Last summer’s rolling blackouts in California have focused the state’s attention on the disconnect between customers’ ability to shift power use to reduce grid stress and the structures available to reward them for that service.
The California Public Utilities Commission has been hard at work with emergency measures to prevent more rolling blackouts this summer. But the CPUC’s plans for expanding the role of demand-side resources for that task have so far fallen flat with the companies that are most heavily involved in tapping customer flexibility to balance the grid, including Tesla, OhmConnect, Leap, Enel X, CPower and Google Nest.
With summer now fast approaching, California’s community choice aggregators are moving to fill in the gap. CCAs have more flexibility than the state’s investor-owned utilities to try new ways to enlist customers as grid agents. While they’re starting small at first, the approach they take could help revolutionize how the state shapes its electricity demand to match its increasingly solar-powered grid.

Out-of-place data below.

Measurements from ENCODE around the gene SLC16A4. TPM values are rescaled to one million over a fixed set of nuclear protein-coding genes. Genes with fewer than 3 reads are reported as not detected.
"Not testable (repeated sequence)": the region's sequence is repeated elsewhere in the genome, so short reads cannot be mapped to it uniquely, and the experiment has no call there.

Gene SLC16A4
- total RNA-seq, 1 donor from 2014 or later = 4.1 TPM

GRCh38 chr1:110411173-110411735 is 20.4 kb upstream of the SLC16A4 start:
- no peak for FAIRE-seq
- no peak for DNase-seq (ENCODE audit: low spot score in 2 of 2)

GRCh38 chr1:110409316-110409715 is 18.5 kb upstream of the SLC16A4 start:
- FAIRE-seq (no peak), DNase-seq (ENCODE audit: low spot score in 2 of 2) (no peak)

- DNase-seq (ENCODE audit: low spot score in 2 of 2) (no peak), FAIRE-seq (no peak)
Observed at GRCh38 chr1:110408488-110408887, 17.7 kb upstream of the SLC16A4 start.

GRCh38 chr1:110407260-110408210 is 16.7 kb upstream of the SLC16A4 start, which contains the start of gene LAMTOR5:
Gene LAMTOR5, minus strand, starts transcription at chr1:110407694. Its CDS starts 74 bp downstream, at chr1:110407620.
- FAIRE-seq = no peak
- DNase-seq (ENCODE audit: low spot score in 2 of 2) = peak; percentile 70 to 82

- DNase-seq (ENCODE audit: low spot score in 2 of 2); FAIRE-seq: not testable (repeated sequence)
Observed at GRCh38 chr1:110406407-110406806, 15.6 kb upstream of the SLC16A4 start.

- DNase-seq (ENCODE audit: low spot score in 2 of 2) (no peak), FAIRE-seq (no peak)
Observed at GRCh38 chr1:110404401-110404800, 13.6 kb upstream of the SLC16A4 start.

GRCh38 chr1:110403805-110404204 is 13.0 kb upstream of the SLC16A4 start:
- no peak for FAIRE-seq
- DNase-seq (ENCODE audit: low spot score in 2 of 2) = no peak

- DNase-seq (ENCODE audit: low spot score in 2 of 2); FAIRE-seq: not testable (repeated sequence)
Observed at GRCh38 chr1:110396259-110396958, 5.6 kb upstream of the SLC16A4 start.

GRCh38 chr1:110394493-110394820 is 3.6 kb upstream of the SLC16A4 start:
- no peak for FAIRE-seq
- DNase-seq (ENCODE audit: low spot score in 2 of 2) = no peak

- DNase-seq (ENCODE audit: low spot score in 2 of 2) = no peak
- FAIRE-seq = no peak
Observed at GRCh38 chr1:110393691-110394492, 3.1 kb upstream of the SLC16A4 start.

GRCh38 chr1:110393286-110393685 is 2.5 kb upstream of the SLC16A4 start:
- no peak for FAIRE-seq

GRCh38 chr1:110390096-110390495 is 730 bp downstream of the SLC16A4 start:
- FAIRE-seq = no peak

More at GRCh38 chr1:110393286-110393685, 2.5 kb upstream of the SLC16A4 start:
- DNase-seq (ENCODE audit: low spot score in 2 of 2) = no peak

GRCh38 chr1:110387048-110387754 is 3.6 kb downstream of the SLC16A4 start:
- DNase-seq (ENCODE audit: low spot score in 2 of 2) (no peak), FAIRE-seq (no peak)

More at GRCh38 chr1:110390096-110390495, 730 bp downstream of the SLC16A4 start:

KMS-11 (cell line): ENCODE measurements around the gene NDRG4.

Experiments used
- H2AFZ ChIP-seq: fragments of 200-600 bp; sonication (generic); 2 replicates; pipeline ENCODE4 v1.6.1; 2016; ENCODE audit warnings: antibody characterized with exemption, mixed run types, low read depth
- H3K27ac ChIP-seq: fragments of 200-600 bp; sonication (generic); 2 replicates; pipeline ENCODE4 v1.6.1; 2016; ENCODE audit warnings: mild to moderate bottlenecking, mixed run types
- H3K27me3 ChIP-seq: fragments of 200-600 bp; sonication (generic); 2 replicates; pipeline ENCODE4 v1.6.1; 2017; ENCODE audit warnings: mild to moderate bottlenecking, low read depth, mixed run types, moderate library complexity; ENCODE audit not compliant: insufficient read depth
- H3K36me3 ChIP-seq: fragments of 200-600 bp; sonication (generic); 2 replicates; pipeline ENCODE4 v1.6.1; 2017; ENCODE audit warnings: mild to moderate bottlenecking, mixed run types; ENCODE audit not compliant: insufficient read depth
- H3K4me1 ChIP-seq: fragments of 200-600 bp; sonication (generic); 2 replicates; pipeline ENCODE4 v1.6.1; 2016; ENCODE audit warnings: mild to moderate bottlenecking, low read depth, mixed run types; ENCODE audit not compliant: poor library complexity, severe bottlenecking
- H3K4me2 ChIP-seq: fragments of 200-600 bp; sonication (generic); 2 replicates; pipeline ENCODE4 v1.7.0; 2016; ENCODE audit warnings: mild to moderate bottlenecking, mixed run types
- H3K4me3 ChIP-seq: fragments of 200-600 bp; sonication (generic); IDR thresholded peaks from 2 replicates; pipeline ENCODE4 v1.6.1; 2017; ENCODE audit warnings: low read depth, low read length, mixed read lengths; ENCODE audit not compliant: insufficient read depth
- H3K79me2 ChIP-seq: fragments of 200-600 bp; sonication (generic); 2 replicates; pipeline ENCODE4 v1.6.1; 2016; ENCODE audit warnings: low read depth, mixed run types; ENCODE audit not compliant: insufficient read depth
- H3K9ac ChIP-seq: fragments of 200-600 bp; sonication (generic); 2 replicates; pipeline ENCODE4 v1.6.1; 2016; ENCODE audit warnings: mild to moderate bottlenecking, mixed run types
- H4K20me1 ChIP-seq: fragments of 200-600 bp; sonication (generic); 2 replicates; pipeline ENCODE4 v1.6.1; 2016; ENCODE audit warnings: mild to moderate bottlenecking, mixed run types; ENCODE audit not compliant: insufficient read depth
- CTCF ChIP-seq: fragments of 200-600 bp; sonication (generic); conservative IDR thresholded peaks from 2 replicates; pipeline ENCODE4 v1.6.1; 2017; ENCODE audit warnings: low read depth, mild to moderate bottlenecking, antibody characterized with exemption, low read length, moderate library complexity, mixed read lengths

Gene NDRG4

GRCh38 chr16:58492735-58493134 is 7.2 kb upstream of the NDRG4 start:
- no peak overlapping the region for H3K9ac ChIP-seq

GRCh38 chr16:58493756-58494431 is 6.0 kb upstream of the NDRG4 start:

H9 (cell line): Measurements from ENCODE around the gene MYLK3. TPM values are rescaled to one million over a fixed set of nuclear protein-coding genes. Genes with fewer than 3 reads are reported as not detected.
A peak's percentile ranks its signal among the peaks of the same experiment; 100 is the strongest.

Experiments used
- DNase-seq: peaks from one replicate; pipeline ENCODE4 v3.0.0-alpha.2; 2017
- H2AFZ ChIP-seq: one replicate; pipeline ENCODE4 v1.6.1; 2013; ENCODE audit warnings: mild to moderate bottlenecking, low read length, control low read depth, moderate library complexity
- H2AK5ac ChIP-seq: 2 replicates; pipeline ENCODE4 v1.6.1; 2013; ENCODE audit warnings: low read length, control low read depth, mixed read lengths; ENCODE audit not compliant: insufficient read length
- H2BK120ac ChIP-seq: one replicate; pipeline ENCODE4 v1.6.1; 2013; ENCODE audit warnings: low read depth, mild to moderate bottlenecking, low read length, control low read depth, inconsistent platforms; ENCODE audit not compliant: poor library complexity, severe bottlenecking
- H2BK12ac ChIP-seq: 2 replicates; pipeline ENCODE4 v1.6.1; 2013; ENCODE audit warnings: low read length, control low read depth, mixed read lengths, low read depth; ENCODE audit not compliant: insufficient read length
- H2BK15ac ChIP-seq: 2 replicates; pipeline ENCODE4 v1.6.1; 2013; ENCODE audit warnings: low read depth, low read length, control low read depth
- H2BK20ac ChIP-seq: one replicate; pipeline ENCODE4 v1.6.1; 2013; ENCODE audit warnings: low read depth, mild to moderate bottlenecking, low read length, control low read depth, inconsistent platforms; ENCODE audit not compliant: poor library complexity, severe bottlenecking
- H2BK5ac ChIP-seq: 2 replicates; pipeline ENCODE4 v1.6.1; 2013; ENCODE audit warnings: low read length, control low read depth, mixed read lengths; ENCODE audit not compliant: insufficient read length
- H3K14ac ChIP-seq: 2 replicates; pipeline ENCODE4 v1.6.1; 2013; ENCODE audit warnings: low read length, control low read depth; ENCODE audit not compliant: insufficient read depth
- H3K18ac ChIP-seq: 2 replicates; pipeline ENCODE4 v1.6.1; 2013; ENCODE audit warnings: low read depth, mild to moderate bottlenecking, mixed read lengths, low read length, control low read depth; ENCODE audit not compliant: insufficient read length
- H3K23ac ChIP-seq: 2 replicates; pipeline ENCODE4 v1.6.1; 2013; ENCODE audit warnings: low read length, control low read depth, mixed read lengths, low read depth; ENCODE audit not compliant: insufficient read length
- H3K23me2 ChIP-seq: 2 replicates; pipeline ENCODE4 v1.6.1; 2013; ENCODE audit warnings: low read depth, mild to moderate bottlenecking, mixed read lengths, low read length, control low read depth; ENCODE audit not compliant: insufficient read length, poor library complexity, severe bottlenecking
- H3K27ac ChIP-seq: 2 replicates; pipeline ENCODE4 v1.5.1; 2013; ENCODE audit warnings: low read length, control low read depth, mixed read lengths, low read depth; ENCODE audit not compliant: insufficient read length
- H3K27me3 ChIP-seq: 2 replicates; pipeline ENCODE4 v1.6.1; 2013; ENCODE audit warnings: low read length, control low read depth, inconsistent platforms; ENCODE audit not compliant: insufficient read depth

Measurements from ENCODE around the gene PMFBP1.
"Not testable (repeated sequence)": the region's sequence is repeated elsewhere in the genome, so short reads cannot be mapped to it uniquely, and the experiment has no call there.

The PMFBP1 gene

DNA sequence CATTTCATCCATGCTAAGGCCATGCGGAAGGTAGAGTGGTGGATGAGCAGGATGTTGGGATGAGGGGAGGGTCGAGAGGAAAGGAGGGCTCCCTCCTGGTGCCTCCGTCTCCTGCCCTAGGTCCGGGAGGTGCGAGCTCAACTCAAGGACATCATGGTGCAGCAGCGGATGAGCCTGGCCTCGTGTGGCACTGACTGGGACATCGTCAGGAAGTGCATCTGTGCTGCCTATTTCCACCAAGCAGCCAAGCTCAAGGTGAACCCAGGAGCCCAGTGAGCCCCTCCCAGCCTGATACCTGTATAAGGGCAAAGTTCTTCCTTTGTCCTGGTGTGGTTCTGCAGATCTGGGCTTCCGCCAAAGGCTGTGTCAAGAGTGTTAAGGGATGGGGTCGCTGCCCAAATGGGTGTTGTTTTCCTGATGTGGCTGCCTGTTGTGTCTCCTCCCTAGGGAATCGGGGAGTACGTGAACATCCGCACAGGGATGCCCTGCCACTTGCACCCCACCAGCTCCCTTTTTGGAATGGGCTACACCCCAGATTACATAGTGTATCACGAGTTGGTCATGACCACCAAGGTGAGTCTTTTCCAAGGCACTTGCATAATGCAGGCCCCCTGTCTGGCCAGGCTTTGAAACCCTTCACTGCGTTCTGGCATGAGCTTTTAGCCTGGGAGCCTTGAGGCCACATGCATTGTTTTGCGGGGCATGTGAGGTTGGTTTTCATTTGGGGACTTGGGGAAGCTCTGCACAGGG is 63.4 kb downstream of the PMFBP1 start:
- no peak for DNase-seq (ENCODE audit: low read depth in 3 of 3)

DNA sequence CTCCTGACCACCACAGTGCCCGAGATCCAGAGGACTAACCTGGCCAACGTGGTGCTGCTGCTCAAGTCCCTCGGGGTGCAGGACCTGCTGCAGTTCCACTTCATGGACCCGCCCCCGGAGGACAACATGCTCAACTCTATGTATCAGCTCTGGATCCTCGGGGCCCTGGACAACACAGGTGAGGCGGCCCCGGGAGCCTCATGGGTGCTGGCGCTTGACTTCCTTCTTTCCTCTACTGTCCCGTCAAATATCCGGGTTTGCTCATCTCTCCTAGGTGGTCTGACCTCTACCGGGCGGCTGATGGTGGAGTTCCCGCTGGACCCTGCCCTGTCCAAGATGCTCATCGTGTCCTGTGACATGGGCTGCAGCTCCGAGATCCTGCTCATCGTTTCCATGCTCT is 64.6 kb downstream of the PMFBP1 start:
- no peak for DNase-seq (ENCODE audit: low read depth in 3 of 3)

One example of this is Demand FLEXmarket, the program launched last week by CCA Marin Clean Energy. It’s starting out small, with hopes of enlisting 20 megawatts of what it terms “flex capacity” by the start of the peak summer season. But “if it works reasonably well, we can expand with much more funding next year,” said Joey Lande, Marin Clean Energy’s manager of customer programs.
The details of the program are complex, but the overall goal is simple: to pay energy efficiency and demand response providers for helping customers reduce energy consumption during the hours of the day when California’s grid demand is peaking.
The “avoided cost” during those hours — so named because it helps Marin Clean Energy avoid buying power on the energy markets run by state grid operator CAISO — is much greater than during hours when electricity is plentiful on the grid.
To capture that value, Marin Clean Energy (MCE) has tapped Recurve Energy, a company that’s developed an open-source software platform to match load drops to their grid value. Recurve’s FlexValue Engine captures smart meter data and correlates it with the CPUC’s avoided-cost calculator, yielding a dollar-per-hour value for the load-shifts that a customer (or a company aggregating lots of customers) can achieve.
“Together with Recurve, we’ve proposed a payment structure that focuses on the avoided-cost value of hourly energy efficiency savings,” Lande said. MCE is offering participants payments of $150 per megawatt-hour of verified load reduction between 4 p.m. and 9 p.m. from June to September.
That’s more than they could expect to receive from traditional energy-efficiency measures, but it’s about the same price that MCE is paying for resource adequacy — the grid capacity that utilities and CCAs must purchase every year to ensure the grid has enough resources to cover annual peak demands.